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Celebrate Earth Day and Arbor Day by volunteering in the community

Here in Central New York, April brings days of spring rain, sprinkled with a few glimpses of the summer sun. The changing weather reminds us that Earth is a beautiful place, and we need to be doing everything we can to keep it that way. This year, Earth Day is April 22, and Arbor Day is April 25. While these commemorations bring us together to revitalize our community after a long, bitter winter, they are also important reminders of the conditions and vulnerability of the world around us. There is a critical need for ongoing education, action, and change when it comes to our environment. This year’s Earth Day theme is “Green Cities.” By improving conditions in our cities, we can improve conditions for future generations around the world.

Sure sign of spring: robins’ eggs in Christmas wreath

When former Liverpool Mayor Jon Zappola and his family returned from a recent sojourn in the Sunshine State, he went to remove the Christmas wreath from the house, and discovered a mother robin had laid five eggs in a nest she’d fashioned in the wreath. No wonder the Zappolas’ holiday wreath will remain up for a while on their First Street home! A former baseball coach and art teacher, Zappola now serves as chairman of the Liverpool Village Housing Authority, which oversees the House at 807 that has provided affordable housing for elders since 1999. The House at 807 on Oswego Street currently has two vacancies. If you’re interested in an apartment there, visit house-at-807.org,‎ or call 457-1334.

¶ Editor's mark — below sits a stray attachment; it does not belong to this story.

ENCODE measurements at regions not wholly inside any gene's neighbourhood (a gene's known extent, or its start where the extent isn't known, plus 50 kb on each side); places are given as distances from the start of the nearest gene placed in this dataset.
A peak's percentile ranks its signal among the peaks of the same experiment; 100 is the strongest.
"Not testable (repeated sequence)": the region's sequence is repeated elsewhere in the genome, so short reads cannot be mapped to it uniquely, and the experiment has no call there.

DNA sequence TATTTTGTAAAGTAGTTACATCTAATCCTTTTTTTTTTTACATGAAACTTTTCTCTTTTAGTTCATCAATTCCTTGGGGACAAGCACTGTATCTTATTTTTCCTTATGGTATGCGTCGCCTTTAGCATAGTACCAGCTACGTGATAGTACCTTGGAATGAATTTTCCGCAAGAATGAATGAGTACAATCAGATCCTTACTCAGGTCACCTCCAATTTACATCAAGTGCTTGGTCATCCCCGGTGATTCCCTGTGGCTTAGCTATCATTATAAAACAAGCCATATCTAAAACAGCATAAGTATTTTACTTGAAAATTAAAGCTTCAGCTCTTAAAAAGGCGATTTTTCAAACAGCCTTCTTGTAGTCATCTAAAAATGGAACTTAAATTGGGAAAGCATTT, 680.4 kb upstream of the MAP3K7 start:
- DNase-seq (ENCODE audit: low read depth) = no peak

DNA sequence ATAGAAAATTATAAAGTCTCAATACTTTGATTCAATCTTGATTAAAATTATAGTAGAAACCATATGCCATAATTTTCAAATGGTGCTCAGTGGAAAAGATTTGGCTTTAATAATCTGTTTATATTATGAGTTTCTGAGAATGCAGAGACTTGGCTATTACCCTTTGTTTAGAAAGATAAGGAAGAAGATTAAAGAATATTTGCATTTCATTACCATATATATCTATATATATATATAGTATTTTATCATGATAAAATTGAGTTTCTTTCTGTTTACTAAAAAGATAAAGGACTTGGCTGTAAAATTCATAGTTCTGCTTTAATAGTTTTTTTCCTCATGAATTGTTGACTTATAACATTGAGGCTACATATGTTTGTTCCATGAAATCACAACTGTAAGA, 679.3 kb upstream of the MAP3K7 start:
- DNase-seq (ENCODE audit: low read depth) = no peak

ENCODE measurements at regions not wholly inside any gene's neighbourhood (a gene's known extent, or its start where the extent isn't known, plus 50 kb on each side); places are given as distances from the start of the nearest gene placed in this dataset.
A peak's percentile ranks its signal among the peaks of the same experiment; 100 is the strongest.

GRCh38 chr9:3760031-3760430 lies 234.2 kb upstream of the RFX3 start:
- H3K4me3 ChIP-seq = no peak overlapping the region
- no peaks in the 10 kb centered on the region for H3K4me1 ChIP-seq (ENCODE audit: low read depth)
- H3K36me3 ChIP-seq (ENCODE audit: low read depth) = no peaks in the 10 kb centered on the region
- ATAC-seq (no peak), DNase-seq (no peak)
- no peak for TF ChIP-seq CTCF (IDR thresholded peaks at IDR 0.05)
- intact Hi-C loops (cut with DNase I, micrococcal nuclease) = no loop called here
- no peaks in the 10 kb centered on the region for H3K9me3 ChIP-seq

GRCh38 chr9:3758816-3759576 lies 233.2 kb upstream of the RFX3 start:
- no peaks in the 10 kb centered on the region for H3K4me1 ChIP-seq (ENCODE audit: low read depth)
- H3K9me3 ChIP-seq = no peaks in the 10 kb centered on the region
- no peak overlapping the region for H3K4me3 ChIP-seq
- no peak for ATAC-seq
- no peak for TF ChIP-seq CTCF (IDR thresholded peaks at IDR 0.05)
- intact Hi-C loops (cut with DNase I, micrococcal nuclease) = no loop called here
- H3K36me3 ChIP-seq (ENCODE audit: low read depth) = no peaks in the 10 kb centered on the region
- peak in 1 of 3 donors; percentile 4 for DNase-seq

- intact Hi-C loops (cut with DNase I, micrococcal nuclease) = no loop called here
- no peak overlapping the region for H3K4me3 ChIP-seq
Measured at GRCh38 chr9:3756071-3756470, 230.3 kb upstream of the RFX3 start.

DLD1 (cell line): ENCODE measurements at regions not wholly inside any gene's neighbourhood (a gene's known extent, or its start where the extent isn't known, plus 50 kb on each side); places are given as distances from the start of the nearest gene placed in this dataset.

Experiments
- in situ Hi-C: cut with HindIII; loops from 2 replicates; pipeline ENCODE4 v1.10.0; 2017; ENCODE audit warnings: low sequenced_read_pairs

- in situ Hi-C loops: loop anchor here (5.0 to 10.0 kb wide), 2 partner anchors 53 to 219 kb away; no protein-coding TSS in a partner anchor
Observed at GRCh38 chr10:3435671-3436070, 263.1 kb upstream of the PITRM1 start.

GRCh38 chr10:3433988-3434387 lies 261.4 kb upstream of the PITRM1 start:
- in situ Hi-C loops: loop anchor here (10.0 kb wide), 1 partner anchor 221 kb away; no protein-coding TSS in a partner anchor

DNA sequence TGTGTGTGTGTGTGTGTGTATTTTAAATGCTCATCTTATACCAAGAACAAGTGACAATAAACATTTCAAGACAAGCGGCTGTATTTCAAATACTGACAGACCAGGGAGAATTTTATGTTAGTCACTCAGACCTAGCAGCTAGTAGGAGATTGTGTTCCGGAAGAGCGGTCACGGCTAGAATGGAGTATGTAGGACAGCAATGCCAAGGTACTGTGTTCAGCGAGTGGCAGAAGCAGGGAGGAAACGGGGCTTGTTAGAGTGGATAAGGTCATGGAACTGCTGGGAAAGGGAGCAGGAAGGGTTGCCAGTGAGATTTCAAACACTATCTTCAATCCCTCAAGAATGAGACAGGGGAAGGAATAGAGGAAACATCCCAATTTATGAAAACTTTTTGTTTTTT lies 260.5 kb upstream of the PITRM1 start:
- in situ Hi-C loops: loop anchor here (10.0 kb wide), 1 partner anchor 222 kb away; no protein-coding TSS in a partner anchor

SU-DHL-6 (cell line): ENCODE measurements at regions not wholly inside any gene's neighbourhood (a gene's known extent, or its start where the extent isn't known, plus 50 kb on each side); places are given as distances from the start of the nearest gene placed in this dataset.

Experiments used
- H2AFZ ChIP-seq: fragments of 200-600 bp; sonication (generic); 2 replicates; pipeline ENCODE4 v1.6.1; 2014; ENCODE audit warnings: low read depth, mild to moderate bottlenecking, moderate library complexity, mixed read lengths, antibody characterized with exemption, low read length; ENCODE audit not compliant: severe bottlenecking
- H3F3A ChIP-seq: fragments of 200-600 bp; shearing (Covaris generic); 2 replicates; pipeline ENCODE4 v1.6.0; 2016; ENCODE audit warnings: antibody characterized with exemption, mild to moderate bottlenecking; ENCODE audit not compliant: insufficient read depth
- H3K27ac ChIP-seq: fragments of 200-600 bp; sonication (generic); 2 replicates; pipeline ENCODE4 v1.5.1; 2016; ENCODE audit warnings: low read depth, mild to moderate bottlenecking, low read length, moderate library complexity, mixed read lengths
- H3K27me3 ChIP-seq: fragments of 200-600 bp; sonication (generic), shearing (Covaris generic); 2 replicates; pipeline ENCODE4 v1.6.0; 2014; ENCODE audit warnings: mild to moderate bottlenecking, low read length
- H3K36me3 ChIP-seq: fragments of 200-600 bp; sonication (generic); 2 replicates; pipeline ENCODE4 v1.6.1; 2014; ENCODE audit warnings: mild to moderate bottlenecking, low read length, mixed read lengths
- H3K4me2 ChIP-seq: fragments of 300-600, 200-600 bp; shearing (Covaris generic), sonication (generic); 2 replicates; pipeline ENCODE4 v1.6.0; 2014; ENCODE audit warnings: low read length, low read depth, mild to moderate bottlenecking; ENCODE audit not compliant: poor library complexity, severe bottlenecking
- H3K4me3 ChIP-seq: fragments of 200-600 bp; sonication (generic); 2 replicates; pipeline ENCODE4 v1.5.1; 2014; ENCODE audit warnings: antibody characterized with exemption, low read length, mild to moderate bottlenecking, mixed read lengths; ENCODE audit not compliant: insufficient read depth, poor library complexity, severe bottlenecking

Compassion and awareness are the first steps in understanding autism

Last month, I read an article in The New York Times entitled “Reaching My Autistic Son Through Disney,” by Ron Suskind (nytimes.com/2014/03/09/magazine/reaching-my-autistic-son-through-disney.html?_r=0). As the title suggests, the article chronicles Suskind’s experience with his son, Owen, a lover of Disney movies who was diagnosed with autism. At the time of his diagnosis, Owen, 3 years old, was non-verbal. But through memorizing the dialogue and inflections from the various Disney characters in the movies he loved, over the course of a number of years, he created his own language that he used for communicating and connecting with others. As a parent of a child with special needs, I found his story to be moving and very inspirational. The article is an excerpt from Suskind’s book that was released this month called “Life, Animated.” The timing seemed particularly apt since April is Autism Awareness Month in New York.